Hydrogen bonds cause water to have a relatively high boiling point of 100°C (212°F). Extra  is needed to break these bonds and separate water molecules so they can escape into the air as water vapor. Because of its high boiling point, most water on Earth is in a liquid state, rather than a gaseous state. Water in its liquid state is needed by all living things. Hydrogen bonds also cause water to expand when it freezes. This, in turn, causes ice to have a lower density (that is, less mass per unit volume) than liquid water. The lower density of ice means that it floats on water. In cold climates, ice floats on top of the water in lakes. This allows lake animals like fish to survive the winter by staying in the liquid water under the ice.

Watch the video below to hear more about hydrogen bonding and it’s effects on the properties of water:

Why does ice float in water? – George Zaidan and Charles Morton, TED-ED, 2013.

Water and Living Things

The human body is about 70 per cent water (not counting the water in body fat, which varies from person to person). The body needs all this water to function normally. Just why is so much water required by human beings and other organisms? Water can dissolve many substances that organisms need. Water’s polarity helps it dissolve other polar substances. Water is also necessary for many biochemical reactions. The examples below are among the most important biochemical processes that occur in living things, but they are just two of the many ways that water is involved in biochemical reactions.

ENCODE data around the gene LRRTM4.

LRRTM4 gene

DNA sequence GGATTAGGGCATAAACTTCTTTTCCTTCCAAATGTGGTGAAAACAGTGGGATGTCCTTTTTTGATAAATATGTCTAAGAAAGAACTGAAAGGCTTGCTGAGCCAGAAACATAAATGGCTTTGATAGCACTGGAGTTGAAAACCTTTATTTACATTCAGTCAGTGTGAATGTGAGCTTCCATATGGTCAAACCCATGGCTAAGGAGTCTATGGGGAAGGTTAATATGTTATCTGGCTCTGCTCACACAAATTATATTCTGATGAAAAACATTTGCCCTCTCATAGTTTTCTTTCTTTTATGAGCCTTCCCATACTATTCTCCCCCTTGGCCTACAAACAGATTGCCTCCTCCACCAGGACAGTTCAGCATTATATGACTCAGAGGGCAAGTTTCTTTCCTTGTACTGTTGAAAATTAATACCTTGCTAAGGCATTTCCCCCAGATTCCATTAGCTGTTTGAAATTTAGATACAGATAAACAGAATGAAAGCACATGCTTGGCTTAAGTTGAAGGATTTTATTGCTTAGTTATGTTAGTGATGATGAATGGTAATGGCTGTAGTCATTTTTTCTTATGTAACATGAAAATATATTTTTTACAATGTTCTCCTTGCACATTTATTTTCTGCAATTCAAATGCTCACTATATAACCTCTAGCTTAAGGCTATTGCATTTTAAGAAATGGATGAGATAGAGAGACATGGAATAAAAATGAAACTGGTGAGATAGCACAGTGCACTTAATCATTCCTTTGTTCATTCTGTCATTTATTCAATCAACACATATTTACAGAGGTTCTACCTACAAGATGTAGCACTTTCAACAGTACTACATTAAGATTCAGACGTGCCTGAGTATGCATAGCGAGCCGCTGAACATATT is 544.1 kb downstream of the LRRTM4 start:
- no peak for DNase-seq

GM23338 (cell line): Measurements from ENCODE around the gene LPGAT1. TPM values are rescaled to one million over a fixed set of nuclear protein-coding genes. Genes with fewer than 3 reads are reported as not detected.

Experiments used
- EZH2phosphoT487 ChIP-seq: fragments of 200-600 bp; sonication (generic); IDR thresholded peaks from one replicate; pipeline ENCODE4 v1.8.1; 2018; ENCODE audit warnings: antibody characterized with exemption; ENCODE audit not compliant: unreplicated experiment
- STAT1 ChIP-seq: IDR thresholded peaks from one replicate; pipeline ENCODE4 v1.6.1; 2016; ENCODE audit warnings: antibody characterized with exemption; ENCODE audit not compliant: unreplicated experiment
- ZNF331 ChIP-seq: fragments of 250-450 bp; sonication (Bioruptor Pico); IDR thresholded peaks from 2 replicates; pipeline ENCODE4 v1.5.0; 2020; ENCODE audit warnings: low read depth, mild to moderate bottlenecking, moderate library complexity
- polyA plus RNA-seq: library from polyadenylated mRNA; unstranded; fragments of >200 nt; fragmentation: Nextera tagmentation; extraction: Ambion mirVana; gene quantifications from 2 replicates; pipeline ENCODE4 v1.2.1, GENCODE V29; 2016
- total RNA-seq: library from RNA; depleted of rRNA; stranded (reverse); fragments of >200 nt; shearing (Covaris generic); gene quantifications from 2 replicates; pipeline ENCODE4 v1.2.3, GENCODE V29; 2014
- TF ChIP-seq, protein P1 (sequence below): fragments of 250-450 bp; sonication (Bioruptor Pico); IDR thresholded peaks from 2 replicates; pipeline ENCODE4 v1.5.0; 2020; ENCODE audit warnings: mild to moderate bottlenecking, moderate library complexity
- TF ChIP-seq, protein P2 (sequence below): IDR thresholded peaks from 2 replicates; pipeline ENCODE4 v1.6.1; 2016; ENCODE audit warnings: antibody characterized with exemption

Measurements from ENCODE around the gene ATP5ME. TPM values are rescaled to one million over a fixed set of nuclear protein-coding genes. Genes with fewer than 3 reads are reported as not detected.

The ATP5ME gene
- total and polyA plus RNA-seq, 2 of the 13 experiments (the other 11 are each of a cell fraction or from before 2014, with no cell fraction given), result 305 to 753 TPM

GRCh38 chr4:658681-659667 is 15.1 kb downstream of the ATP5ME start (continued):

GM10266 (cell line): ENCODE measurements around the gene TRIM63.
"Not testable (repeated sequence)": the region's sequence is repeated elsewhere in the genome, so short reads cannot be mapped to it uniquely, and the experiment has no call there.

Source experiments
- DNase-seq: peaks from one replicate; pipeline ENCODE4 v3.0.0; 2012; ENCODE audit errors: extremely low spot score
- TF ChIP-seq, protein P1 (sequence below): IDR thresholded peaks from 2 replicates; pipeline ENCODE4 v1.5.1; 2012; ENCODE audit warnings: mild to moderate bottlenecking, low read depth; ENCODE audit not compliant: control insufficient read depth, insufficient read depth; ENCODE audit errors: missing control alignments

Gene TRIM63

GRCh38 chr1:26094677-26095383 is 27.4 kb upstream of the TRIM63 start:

• Photosynthesis: In this process, cells use the energy in sunlight to change carbon dioxide and water to glucose and oxygen. The reactions of  can be represented by the chemical equation:

6CO2 + 6H2O + Energy → C6H12O6 + 6O2

  • Cellular respirationIn this process, cells break down glucose in the presence of oxygen and release carbon dioxide, water, and energy. The reactions of  can be represented by the chemical equation:

C6H12O6 + 6O2 → 6CO2 + 6H2O + Energy

Water is involved in many other biochemical reactions and almost all life processes depend on water.

Feature: My Human Body

Image shows a woman in a wheelchair taking part in a marathon.
Figure 3.11.6. Endurance athletes are at risk for water intoxication.